“We can all play a part in stopping COVID-19 from spreading in our community and in our schools,” said Dr. Klassen.

Gateway accepts donation to support Farmers mental health 

Trillium Mutual Insurance has a long history of contributing to the development of rural Ontario through the Farm Mutual Re. Mutual Support Initiative. The business is very proud to announce that $10,000 has been donated to Gateway Centre for Excellence in Rural Health (Gateway) to expand their “Farmers Mental Health & Resiliency Project” (FMHRP).

Many rural residents, including farmers, are dealing with much more uncertainty and stress in their day to day lives. This has been amplified by COVID-19s disruption to the agricultural industry. The need for mental health support has never been greater. Trillium Mutual believes that through this funding they have an opportunity to support the development and accessibility of these incredible programs. Gateway’s resources and projects are aimed at providing support to recognize and understand the challenges farmers face both on and off the farm. The FMHRP will empower the farming community, by increasing the awareness of available health services, providing support to curb the stigma attached to mental health and resiliency training.

“Trillium Mutual is a community focused organization and we believe in promoting education and sustainability across rural Ontario. We believe that our partnership with Gateway will help many in these communities get the assistance they need”, said President and CEO of Trillium Mutual Insurance, Tracy MacDonald.

Since 2008, Gateway’s focus has been researching ways to improve health care and its delivery to rural communities across Canada. Located in Goderich, Gateway is a not-for-profit organization whose aim is to improve the health and quality of life for rural residents. Trillium Mutual’s donation will be put towards developing the FMHRP. This Project’s main objective is to strengthen and educate the farming community and will directly impact Huron-Perth and Grey-Bruce counties and their over 12,500 farmers.

The project will mainly focus on “Shed Talks” which will bring various farm related speakers and topics to the community, along with health coaching to develop a network of agricultural leaders focused on healthy living. The program will engage and empower the agricultural community to begin asking questions surrounding their mental health and the role it plays in influencing their day to day actions.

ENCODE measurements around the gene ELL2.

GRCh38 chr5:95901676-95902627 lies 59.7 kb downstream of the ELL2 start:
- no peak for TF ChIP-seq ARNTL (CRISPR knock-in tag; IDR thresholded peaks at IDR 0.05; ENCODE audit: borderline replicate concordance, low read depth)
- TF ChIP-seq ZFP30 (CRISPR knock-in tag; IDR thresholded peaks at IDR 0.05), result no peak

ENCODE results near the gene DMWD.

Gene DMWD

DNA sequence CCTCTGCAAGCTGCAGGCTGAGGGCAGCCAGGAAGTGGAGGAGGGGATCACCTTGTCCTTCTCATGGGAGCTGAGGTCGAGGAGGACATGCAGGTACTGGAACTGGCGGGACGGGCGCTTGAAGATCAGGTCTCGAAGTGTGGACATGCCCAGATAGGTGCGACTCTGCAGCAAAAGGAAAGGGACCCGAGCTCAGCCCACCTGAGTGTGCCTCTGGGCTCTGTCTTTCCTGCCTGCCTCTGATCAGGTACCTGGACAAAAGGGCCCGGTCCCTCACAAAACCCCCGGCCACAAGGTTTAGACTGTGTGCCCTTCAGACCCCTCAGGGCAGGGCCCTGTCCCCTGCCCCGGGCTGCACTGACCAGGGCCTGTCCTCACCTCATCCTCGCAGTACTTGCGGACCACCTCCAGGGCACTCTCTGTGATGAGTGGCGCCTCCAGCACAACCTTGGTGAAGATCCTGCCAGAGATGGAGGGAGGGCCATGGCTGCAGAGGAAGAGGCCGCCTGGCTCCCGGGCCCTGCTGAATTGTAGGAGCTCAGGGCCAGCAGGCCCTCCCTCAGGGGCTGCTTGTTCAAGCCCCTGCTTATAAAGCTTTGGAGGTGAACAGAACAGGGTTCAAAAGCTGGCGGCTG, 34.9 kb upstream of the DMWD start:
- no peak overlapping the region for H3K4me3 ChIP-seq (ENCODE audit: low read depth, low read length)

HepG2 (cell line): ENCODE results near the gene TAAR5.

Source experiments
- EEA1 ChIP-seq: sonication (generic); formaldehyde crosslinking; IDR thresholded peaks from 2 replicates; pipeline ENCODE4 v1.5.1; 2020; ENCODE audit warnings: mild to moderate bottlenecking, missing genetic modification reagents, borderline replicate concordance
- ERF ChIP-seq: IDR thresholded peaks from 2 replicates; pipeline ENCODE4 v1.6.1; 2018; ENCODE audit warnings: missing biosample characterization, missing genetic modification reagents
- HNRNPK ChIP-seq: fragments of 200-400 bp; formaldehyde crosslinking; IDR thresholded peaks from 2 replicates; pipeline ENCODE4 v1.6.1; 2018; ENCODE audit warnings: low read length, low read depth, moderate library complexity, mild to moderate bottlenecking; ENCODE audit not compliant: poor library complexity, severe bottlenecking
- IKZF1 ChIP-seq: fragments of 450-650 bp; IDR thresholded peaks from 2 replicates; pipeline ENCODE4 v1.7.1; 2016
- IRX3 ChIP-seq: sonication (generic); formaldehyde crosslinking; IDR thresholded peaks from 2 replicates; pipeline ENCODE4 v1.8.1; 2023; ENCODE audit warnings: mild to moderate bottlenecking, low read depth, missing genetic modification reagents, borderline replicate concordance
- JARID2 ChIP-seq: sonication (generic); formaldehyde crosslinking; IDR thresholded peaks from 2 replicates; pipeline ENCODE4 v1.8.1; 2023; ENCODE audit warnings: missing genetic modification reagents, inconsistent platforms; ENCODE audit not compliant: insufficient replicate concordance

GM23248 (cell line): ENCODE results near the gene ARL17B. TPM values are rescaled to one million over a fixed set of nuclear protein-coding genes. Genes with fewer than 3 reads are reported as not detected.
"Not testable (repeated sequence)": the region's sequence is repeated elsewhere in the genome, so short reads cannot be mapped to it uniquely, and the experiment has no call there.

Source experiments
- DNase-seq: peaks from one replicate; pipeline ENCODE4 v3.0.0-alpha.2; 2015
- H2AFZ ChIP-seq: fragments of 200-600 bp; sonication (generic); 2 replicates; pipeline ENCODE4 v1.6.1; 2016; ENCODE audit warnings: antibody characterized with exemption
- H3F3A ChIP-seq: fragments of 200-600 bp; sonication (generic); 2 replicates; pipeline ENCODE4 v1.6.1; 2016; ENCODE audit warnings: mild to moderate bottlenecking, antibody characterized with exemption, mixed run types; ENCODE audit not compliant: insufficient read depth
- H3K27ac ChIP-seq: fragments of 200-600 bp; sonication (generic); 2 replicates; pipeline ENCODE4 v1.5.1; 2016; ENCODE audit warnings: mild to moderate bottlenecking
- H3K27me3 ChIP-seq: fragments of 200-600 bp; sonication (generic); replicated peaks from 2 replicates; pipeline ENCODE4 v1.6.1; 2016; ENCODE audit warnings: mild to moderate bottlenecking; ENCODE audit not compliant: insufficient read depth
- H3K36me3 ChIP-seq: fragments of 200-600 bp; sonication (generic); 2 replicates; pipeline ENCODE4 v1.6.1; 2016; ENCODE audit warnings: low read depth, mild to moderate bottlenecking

“Gateway Centre of Excellence in Rural Health is thrilled with the support from Trillium Mutual Insurance Company for our Farmers Mental Health & Resiliency Program. We are excited to launch our project as soon as possible. With their support we are one step closer to our goal of bringing assistance to our farm leaders. The agriculture industry is the mainstay of our local economy. Protecting the health of our agriculture sector workers will benefit us all,” said President of Gateway, Gwen Devereaux.

Trillium Mutual Insurance Company has a long history of community support in order to grow and build rural communities across Ontario. They develop insurance solutions that give their members peace of mind knowing they are covered.

In May, 2020, Farm Mutual Re provided each of its 48 voting members companies and one wholly-owned subsidiary with $41,000 so they are empowered to support local charitable causes and relief efforts during this challenging time. In total over $2M will be donated back into communities across Canada. The initiative is called Mutual Support. Trillium Mutual will be using these funds to support mental health initiatives as an extension of their Roots Community Fund Signature Donation towards mental health support across Ontario.

help to parents struggling over pandemic screentime use 

A Huron County program to teach parents how to manage kids’ screen time during COVID-19 will be available soon.

Struggling with kids about screen time? Gateway Centre of Excellence in Rural Health (Gateway) will host a must-see documentary screening for parents and grandparents – “Screenagers: Growing up in a digital world” from now to Oct. 1. Zoom panel discussions and Q and A sessions providing tips for parents will be held on Oct. 1 only. 

Gateway’s 2020 Speaker Series continues virtually this September and October, featuring on-line viewings of “Screenagers” and “Next Chapter”, two important documentaries about the impact of excessive screen time on today’s children and teens.

Gateway Board member, Nancy Simpson believes that screen time is an integral part of all kids’ lives especially during COVID-19 times. During the lock down period, there is also a good chance that some bad habits were developed with respect to screen time.

“Finding that balance between living in a digital world and the real world is key. For example, face-to-face interactions within your ‘bubble’ or class cohort to develop good social skills, exercise and positive health choices, as well as enjoyment of nature and the great outdoors,” said Simpson.